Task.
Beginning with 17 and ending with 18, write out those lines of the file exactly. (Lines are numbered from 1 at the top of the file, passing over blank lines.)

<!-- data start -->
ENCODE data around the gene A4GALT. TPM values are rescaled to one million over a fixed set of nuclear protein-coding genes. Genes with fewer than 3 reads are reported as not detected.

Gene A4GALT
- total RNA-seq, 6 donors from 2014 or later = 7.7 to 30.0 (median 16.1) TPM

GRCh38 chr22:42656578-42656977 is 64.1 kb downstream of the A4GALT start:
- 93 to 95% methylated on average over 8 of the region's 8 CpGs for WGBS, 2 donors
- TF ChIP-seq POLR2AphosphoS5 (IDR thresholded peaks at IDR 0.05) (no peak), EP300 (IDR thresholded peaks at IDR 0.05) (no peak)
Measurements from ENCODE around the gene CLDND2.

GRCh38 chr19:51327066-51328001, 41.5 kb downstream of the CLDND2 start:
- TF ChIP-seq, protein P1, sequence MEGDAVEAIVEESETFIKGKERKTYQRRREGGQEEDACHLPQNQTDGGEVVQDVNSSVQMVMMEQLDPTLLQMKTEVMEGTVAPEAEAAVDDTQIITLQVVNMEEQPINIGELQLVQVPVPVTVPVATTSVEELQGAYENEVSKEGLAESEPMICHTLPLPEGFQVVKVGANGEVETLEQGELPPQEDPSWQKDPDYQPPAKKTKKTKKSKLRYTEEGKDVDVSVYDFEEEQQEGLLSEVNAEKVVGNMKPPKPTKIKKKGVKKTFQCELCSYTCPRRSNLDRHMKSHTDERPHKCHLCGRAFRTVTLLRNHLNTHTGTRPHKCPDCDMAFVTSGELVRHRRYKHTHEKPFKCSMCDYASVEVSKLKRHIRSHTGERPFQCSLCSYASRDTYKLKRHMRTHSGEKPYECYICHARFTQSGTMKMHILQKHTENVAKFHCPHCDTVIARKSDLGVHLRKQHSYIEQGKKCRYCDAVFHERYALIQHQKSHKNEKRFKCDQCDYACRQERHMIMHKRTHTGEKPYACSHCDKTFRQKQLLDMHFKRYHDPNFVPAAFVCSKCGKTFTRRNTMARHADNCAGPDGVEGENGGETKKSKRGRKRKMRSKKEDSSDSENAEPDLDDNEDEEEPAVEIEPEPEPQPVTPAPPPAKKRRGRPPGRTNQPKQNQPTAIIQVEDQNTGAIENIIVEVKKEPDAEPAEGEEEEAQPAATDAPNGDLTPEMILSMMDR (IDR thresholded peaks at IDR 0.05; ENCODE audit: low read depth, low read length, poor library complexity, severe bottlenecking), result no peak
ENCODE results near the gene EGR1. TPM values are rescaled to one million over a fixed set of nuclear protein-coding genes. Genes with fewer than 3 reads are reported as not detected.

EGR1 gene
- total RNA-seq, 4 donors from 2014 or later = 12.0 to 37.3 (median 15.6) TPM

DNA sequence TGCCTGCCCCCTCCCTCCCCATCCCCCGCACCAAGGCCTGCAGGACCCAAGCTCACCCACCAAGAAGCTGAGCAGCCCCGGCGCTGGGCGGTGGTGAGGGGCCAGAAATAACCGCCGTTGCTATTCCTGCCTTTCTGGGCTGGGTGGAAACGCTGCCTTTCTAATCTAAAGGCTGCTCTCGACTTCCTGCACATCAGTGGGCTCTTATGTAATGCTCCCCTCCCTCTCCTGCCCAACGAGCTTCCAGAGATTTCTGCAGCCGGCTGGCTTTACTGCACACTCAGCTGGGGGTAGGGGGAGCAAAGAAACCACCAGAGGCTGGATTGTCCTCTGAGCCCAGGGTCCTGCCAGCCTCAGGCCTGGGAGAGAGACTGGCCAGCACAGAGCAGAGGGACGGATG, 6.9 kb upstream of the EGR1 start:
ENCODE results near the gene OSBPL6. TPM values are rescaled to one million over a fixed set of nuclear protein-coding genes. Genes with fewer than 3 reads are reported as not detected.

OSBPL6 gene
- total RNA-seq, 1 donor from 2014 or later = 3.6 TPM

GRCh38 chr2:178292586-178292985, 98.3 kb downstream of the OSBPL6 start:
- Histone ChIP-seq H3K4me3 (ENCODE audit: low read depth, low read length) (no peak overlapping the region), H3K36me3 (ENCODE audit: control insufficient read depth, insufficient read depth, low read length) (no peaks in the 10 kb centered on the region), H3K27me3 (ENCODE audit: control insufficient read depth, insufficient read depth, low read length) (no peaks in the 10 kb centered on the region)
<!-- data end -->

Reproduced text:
GRCh38 chr2:178292586-178292985, 98.3 kb downstream of the OSBPL6 start:
- Histone ChIP-seq H3K4me3 (ENCODE audit: low read depth, low read length) (no peak overlapping the region), H3K36me3 (ENCODE audit: control insufficient read depth, insufficient read depth, low read length) (no peaks in the 10 kb centered on the region), H3K27me3 (ENCODE audit: control insufficient read depth, insufficient read depth, low read length) (no peaks in the 10 kb centered on the region)